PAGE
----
What Had Happened Was… My Best List (2013)… Part One (Books, Books, Books)


I hope this will be the first installment in a series of posts to finish the year. In them I hope to point to some of the things that made 2013 2013 (for me anyway).

Let me begin with my first love: books. I am especially proud of this list; because out of the 70 plus books and graphic novels I digested this year, these are the ones I still remember and these are the ones which if you get me drunk (or sober) and ask me about, I will talk your ear off.

I am also thrilled to highlight 4 amazing female authors on this list as well. If you need reasons to understand how precious our sisters are, see this list. I would add as well that each of the fictional works (and to an extent all the non-fiction) contain stories of amazing women as well. And yes, every book on this list would pass the Bechdel Test.

Best Books I Read this Year:

ImageJesus Feminist: An Invitation to Revisit the Bible’s View of Women, Sarah Bessey. What an invitation this was. The book equal parts memoir, Bible study, and rumination on life dominatedthe discussion of women in the Evangelical world in a way that none of her counterparts had been able to do. By inviting us into discussion of her life and the lives of Western women, Bessey brings the reader into a conversation which is greatly needed. Bessey’s revealed her as the real momma bear seeking to protect her cubs. For my money just hearing Bessey’s story made the book worth the expense.

The Politics of Jesus, John Howard Yoder. Embarrassingly this was my first taste of Yoder. I choose to read this and participate in an online book club as a Lenten work of grace. Yoder’s fresh take on Christ and the political world which he inhabited was paradigm shifting. Reading this led to my favorite blog post of the year: On Choosing Not to be Spartacus.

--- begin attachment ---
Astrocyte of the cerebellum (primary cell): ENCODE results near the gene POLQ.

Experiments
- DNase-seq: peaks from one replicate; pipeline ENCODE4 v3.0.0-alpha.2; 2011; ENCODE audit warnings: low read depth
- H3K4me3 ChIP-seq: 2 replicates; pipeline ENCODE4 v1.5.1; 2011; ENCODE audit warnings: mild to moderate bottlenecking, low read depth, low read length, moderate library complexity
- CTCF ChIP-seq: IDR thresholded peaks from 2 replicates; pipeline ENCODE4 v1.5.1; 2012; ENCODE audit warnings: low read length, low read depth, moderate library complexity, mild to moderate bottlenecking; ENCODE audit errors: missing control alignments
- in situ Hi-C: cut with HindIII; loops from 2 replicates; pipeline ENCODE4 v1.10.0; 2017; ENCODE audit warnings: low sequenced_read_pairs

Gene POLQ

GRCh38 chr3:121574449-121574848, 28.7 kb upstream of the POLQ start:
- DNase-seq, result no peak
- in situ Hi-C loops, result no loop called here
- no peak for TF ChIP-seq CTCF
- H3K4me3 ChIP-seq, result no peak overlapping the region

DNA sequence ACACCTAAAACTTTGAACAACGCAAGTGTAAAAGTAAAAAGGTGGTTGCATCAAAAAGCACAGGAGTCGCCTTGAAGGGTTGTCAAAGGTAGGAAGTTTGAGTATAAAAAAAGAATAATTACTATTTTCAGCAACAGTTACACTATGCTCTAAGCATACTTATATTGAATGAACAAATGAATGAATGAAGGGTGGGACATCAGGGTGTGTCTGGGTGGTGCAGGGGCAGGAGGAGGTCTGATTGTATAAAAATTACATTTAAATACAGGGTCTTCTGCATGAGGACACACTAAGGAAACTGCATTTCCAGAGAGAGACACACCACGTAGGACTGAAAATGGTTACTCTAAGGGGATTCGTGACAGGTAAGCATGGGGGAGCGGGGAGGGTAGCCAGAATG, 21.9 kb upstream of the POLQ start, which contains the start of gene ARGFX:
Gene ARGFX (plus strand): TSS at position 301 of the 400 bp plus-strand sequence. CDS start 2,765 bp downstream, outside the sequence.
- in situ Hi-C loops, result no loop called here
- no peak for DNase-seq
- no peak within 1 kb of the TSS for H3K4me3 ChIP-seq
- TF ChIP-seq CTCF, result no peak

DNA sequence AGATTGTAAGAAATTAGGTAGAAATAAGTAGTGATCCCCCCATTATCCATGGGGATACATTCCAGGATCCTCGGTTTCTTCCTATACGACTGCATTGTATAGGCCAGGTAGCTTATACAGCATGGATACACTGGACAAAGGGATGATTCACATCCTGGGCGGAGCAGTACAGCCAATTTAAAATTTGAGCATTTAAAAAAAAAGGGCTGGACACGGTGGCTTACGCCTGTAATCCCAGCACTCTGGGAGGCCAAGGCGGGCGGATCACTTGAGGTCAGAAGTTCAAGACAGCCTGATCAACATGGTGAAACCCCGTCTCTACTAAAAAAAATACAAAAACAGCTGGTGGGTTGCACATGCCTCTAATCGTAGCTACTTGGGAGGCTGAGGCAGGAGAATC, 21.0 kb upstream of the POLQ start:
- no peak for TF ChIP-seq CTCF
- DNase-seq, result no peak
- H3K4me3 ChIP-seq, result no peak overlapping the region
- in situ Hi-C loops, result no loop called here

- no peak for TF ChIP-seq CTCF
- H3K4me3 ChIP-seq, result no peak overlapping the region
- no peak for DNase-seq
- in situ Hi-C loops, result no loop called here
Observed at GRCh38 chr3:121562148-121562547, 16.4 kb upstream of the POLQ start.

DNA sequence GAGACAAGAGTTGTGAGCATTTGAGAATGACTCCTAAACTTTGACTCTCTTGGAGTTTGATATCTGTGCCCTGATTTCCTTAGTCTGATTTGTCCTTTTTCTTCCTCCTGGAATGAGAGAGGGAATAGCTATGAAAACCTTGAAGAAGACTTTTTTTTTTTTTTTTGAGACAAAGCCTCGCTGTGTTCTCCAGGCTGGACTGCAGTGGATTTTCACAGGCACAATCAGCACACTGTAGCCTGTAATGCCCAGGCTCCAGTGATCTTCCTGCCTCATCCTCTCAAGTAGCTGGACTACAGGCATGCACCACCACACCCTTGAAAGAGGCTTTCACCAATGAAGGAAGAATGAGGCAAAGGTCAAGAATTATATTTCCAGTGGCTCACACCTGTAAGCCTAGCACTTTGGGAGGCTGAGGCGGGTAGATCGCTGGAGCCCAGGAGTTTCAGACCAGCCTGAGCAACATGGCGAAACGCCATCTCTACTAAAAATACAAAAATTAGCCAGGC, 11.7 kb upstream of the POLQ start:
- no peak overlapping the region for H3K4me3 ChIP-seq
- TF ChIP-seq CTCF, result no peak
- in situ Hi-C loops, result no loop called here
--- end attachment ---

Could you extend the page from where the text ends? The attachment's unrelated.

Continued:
Image7: An Experimental Mutiny against Excess, Jen Hatmaker. I discovered this title while browsing the local BN bookstore. I felt doubly lucky for the purchase. First, the book is an amazing call to the simplified life; but it was a great introduction to an amazing writer and speaker whose blog has rapidly become one of my favorites. Of all the books I read this year, this book was impacted me the most and has stayed with me the longest. Hatmaker’s call still rings loud in my ears and I am sure will for the rest of my life.

Orange is the New Black, Piper Kerman. This is also a two-timer. Like many in my social circle, I watched the amazing Netflix series first then immediately added this memoir to my want list at the local library. Three months later (that’s how many were in the que) this book showed up and I devoured it. Kerman has an amazing ability to allow you into the inner life of not only herself (hard enough as it is); but those around her. This gripping memoir of the year she spent in prison (from a decade old drug offense) is both a reminder of the brokenness of the American judicial system but a call to see those fairly or (at times seemingly) unfairly locked away as real human beings in need of redemption and not retribution.